On some recent hotel stays I got to watch a lot of cable and found I was bored with it pretty quickly. Although I finally got to watch an entire episode of The Colbert Report.

Saturday, August 05, 2006

RIP, Arthur Lee

An old man named Arthur Lee died the other day. He once fronted a band called Love that released an incredible album called Forever Changes back in the 60s. He was a huge influence on one of my favorite songwriters today, Stew. You may have heard the hit single from Forever Changes, Alone Again Or. There's a nice tribute (and another mp3) at Little Hits.


Friday, August 04, 2006

Bad movies in waiting rooms

Took Ms. Goat to her ladyhole-doc the other day and we were forced to watch the cinematic turd Failure to Launch whilst in the waiting room. It made me think of another experience I had in a waiting room a few years ago when I took a family member to a colonoscopy appointment (their procedure, not mine). In the waiting room of that doctor's office they were playing the painful-to-watch Popeye movie and it occured to me that the only positive effect that it could have would be to make the patient's upcoming colonoscopy seem like a relief. Failure to Launch could have the same effect at an ob/gyn office, tho those appointments presumably aren't always difficult; also, the other people in the waiting room were enjoying those wacky romantic hijinks. For me, one of the more annoying elements of the movie was making the actually talented and cute Zooey Deschanel 2nd banana to the terribly unattractive and unfunny Sarah Jessica Parker.

And it's not just that she's unattractive, but that she looks way too much like Dee Snider (of Twisted Sister fame). I also don't like the way she was fine with her costars on Sex in the City engaging in realistic nudity but she always had the stupid ol' L-shaped blanket, something that never looked more out of place than in SitC. That's right, I'm not gonna take it... anymore!

Thursday, August 03, 2006

Free video: Perversion for Profit

No, it's not a how-to, just an anti-pornography propaganda film. Note what indicates the 'overtones of bestiality' a little after the 3-minute mark.

Wednesday, August 02, 2006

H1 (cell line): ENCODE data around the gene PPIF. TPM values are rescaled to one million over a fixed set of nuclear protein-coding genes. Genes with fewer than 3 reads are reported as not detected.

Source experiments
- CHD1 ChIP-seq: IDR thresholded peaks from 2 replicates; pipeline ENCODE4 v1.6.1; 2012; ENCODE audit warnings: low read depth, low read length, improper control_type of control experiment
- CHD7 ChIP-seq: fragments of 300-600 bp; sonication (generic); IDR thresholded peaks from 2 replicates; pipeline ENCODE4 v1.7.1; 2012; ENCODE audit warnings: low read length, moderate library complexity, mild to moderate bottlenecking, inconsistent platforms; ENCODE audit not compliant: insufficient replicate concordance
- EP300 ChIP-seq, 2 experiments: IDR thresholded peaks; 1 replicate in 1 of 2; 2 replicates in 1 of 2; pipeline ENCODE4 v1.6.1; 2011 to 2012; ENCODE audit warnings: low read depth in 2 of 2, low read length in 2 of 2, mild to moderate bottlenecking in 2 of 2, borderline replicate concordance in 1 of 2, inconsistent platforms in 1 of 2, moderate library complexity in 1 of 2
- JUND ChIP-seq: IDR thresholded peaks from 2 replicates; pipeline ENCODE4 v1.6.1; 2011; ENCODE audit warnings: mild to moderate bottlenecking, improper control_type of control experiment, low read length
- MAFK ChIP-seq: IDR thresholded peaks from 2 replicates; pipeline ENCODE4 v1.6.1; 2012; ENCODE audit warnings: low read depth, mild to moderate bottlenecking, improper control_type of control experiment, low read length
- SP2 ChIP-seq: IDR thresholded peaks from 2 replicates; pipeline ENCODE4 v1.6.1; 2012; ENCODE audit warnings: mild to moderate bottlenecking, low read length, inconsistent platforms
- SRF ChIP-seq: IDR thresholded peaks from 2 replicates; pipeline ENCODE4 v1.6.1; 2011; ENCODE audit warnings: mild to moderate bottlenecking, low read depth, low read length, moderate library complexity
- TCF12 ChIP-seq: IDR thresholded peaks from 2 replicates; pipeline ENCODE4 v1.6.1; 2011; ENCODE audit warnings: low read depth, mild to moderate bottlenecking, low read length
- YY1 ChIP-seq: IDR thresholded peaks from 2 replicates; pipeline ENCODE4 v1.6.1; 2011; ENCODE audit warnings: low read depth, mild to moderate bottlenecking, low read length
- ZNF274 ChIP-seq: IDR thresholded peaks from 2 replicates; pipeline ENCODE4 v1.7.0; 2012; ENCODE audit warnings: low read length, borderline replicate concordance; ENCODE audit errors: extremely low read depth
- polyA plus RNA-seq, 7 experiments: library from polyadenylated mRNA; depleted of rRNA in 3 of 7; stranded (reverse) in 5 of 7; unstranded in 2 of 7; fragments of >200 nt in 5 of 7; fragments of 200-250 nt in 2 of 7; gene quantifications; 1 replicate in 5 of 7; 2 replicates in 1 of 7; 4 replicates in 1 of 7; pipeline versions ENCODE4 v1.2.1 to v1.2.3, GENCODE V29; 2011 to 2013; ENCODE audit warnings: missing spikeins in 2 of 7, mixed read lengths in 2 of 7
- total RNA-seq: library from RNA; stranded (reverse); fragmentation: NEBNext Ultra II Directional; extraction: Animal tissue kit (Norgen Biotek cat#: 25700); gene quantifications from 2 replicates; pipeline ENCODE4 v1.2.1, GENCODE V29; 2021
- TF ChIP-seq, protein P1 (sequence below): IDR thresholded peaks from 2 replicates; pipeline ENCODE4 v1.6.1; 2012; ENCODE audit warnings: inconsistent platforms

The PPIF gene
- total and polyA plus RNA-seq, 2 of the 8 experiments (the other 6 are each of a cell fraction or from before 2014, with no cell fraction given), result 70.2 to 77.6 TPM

Goat report, 8/2/06

Via Ms. Goat: 'Where will I find halal goat meat?'


Bond news

I got an email yesterday about the next Bond adventure being announced following this fall's release of Casino Royale. They must be really impressed w/ what they've seen of the new movie to get another one into the pipeline already. And they're putting Bond into the summer movie season, too, which hasn't happened since Licence to Kill, the last Bond to be part of the summer movie season. Wikipedia has a good quote on this matter:

Another factor cited for Licence to Kill's comparatively tepid box office performance is that it was released during one of the most profitable summers in film history, running against such films as Batman; Indiana Jones and the Last Crusade; "Star Trek V: The Final Frontier" ;Lethal Weapon 2; Honey, I Shrunk the Kids; Ghostbusters II; and Parenthood. All of them, particularly Batman, were big hits for their respective studios. Since then, no James Bond film has been released in the summer.

Right now, the 2008 films in the pipeline don't have much in the way of release dates. It is interesting that new Indiana Jones and Star Trek movies are expected to be out then (tho I doubt the IJ flick will happen), as they were part of that summer of 89, too.

On the same page as the aforementioned press release is a new announcement about the title song to Casino Royale, 'You Know My Name', to be written and performed by Chris Cornell (of Audioslave and Soundgarden fame). This is promising as he is a good songwriter and can sing melodically when he wants to. But I can't help but hope he makes some reference to the Beatles song of (almost) the same title. 'Welcome to Slaggers, Mr. Bond...'